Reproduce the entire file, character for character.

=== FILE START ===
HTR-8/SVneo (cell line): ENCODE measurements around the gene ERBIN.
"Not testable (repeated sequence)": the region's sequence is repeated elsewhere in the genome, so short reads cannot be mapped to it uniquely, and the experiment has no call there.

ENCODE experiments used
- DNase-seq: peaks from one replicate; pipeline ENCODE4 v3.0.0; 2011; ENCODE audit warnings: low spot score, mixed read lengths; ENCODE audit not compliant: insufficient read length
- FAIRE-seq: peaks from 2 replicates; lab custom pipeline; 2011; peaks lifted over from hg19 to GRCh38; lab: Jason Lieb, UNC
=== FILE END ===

HTR-8/SVneo (cell line): ENCODE measurements around the gene ERBIN.
"Not testable (repeated sequence)": the region's sequence is repeated elsewhere in the genome, so short reads cannot be mapped to it uniquely, and the experiment has no call there.

ENCODE experiments used
- DNase-seq: peaks from one replicate; pipeline ENCODE4 v3.0.0; 2011; ENCODE audit warnings: low spot score, mixed read lengths; ENCODE audit not compliant: insufficient read length
- FAIRE-seq: peaks from 2 replicates; lab custom pipeline; 2011; peaks lifted over from hg19 to GRCh38; lab: Jason Lieb, UNC